Nearly 150 school nurses from across Maine gathered this week in Belfast for the Maine School Nurse Summer Institute. This was the first in person Summer Institute in four years and allowed school nurses to come together to build community and connection, participate in professional learning opportunities, identify strategies to care for themselves in the same way they care for so many others, and share challenges and opportunities for themselves and the school nursing field following several years on the frontlines of combating COVID and keeping their schools safe.
Nurses at the Summer Institute were guided by Florence Nightingale’s words to “let us never consider ourselves finished nurses; we must be learning all of our lives.”
Maine Education Commissioner delivered a keynote address during the Summer Institute and told the school nurses in attendance: “You take care of everyone else…please take care of yourselves.”
“I am in awe of the work you have done. You are singlehandedly running an ER in your schools and facing a revolving door of kids who need you and search your face for assurance that everything will be alright,” said Makin. “The work you do in general is so huge, and during COVID-19 it was over the top. It is so appreciated.”
Makin honored the work done by school nurses during the pandemic and talked about the toll it takes on people to be in that constant state of being on alert and dealing with trauma. She urged the nurses to pay close attention to their wellbeing.
Maine Department of Health and Human Services Chief Child Health Officer Amy Belisle also spoke, detailing the many heroic efforts of school nurses during the pandemic to keep students safe and schools safe and open.
Nearly 9 million items of PPE were delivered to schools between July of 2020 and December of 2021, with school nurses at the center of managing those incoming deliveries, teaching staff and students on using PPE, developing usage policies, and troubleshooting. There were 242,000 COVID-19 antigen tests provided to schools since 2020, 1 million at home test kids provided to schools for student, staff, and family use, and school nurses helped facilitate more than 150,000 polled tests during the pandemic. And school nurses managed implementing the frequent updates and shifts of the COVID-19 Standard Operating Procedure (SOP) for schools.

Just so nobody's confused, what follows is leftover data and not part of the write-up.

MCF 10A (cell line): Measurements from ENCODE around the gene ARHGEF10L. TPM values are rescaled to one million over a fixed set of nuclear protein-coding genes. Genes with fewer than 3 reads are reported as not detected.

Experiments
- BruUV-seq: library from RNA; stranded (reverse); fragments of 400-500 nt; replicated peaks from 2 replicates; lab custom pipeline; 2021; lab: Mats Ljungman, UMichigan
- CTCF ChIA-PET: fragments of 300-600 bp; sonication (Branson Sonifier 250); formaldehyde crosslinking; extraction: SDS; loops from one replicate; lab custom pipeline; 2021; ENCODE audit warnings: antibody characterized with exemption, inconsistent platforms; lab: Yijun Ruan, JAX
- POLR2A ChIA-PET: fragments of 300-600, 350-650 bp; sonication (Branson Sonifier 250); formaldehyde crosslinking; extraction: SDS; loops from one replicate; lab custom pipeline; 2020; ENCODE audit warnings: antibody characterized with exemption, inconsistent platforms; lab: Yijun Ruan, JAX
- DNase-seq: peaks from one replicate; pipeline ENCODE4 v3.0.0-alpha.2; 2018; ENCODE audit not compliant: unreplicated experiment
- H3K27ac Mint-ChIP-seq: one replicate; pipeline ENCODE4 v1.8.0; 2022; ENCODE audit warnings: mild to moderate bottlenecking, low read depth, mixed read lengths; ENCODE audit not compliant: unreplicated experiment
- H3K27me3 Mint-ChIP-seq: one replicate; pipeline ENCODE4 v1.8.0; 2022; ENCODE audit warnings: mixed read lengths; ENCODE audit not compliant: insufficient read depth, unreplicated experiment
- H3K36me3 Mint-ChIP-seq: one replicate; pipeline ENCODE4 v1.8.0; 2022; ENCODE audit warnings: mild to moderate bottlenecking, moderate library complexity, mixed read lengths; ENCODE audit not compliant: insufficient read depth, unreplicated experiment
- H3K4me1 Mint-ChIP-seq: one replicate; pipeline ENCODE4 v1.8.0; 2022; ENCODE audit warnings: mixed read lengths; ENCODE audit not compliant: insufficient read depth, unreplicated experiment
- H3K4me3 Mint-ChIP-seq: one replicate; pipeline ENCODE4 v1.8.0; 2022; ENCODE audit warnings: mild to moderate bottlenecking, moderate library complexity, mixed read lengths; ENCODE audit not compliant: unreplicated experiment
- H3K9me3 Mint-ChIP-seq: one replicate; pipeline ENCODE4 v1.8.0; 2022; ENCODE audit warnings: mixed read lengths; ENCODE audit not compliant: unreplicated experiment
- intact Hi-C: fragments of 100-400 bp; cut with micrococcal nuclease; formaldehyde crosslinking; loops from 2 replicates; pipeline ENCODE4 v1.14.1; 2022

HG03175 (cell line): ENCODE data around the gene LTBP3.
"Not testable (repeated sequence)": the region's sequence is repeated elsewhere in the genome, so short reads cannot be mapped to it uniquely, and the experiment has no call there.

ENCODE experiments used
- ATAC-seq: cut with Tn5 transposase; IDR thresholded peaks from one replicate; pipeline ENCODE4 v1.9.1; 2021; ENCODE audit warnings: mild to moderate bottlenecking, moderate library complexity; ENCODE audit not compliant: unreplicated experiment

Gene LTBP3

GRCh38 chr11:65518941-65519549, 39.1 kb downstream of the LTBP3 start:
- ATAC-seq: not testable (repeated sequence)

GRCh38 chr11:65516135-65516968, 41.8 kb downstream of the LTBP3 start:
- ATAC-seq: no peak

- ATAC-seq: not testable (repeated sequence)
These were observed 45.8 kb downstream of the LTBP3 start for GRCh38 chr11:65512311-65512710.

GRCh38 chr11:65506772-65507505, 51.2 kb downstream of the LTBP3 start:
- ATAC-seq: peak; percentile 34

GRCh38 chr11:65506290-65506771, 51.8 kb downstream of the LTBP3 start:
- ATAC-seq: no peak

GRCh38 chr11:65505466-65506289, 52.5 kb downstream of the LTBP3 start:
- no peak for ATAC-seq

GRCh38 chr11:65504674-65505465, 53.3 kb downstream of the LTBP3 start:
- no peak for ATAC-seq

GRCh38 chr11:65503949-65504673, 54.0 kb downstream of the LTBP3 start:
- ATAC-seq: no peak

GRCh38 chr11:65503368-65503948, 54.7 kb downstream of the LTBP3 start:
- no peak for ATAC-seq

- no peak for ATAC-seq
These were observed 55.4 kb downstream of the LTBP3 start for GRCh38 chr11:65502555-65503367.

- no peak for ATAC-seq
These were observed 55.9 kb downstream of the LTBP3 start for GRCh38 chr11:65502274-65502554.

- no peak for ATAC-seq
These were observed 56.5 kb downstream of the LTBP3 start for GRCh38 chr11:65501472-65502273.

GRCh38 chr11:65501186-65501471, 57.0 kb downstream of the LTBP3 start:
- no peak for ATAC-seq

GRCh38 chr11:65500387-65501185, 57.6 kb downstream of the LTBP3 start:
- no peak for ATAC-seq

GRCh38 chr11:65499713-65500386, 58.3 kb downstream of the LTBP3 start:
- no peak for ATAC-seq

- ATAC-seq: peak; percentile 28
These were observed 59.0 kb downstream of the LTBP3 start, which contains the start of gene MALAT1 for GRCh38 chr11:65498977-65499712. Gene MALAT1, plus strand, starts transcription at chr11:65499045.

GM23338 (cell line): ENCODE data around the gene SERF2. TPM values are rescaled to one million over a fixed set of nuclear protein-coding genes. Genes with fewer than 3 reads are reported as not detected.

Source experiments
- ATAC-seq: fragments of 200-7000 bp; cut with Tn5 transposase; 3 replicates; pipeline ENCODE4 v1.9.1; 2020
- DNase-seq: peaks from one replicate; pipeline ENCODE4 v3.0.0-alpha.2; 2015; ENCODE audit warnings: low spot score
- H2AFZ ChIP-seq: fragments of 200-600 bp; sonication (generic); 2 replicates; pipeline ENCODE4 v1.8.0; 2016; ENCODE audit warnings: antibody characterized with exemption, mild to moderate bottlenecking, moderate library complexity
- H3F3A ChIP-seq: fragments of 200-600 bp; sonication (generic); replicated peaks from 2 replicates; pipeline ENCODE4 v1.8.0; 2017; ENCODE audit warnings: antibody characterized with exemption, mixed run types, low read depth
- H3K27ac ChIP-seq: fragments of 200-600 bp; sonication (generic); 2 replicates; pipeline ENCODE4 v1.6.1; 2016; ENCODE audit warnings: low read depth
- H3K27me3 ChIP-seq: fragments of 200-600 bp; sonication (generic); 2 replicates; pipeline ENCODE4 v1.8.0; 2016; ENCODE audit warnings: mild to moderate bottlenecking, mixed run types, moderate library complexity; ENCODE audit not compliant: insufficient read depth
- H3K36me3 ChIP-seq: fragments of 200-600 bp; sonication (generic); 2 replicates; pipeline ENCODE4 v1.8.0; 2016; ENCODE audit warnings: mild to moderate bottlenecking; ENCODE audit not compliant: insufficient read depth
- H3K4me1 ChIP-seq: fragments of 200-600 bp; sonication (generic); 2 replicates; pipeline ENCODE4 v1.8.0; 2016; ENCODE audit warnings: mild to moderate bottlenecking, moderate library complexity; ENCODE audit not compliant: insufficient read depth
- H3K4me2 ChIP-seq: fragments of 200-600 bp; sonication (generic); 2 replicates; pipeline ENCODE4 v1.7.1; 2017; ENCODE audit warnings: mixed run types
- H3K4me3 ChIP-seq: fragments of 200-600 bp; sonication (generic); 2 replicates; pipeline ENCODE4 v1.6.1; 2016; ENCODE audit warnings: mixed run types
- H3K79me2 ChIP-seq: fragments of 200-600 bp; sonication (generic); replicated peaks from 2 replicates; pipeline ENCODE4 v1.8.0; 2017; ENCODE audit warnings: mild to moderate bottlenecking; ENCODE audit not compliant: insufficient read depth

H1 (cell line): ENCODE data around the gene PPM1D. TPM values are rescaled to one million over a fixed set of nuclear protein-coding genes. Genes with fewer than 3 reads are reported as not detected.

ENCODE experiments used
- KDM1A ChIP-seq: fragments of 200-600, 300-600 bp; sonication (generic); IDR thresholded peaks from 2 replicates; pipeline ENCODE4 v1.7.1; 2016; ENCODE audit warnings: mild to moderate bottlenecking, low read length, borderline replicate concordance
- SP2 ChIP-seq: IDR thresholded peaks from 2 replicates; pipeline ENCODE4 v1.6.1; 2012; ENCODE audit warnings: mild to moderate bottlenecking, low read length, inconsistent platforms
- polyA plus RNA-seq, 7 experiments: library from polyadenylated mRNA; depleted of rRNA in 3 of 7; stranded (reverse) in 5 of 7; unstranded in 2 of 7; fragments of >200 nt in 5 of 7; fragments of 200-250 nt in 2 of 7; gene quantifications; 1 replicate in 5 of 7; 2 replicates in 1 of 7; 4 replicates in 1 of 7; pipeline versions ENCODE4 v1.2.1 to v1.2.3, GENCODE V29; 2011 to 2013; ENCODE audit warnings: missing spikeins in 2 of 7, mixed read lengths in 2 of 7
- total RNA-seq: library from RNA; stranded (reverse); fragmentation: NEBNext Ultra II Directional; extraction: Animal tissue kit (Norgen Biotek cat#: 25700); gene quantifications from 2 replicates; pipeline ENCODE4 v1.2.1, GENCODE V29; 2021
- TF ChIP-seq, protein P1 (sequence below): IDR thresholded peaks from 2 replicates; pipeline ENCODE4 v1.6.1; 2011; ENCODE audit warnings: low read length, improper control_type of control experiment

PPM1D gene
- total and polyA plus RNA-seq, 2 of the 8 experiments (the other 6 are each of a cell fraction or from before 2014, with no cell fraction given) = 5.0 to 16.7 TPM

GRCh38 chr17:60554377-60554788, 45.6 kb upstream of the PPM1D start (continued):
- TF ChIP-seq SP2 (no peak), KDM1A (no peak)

School nurses also participated in the school health advisory group, that started out meeting weekly in the summer of 2020 to meet with state health and education leaders on COVID-19 mitigation strategies, and nurses who were part of the state’s School Public Health Response Team responded to 3,700 calls and 12,000 emails related to COVID-19, handled 34,000 cases, and ran 540 vaccine clinics.
Nurses had an opportunity to process and discuss the stress and strain caused by the pandemic, strategies to address their wellbeing, and how to move forward in this new phase of the pandemic. The Summer Institute featured a wide variety of workshops and professional learning opportunities around adjusting to the wake of the pandemic, social emotional learning, interprofessional collaboration & nursing, the school nurse role in a crisis, and children’s health related topics including handling common school injuries, managing diabetes, seizures, and oral health.
Brad Hurtig delivered a keynote address, sharing with the audience his personal story of courage and resilience after losing both hands as a teenager after an accident involving a 500 ton power press.
“We all face challenges,” said Hurtig. “How you handle adversity will define your life and being able to handle it will set you apart.”
Hurtig shared feeling like everything had been taken away from him in those first few months after his accident and how he was laying on the couch thinking “why me?”. But step by step he found a way forward, often through the help of his football coach. He was able to return to the football field and went on to be first team all-state his senior year. And his prosthetics enabled him to do things with hands once again.
“When you want something, lean in and relentlessly go after it. Find a way,” Hurtig said, sharing the message he delivers at schools across the country. “If you are willing to have the right mindset, to adapt, to have perseverance, then you will find a way.”
Hurtig connected his experience to what school nurses have faced over the past few years and their power to help students find a way.
“You’ve had a rough few years and you know all about how to adapt and do things differently,” said Hurtig. “There is no better reward than helping another human being. I know your moments with students can be brief but find ways to show that they matter and that their life counts. It goes a long way for a struggling child.”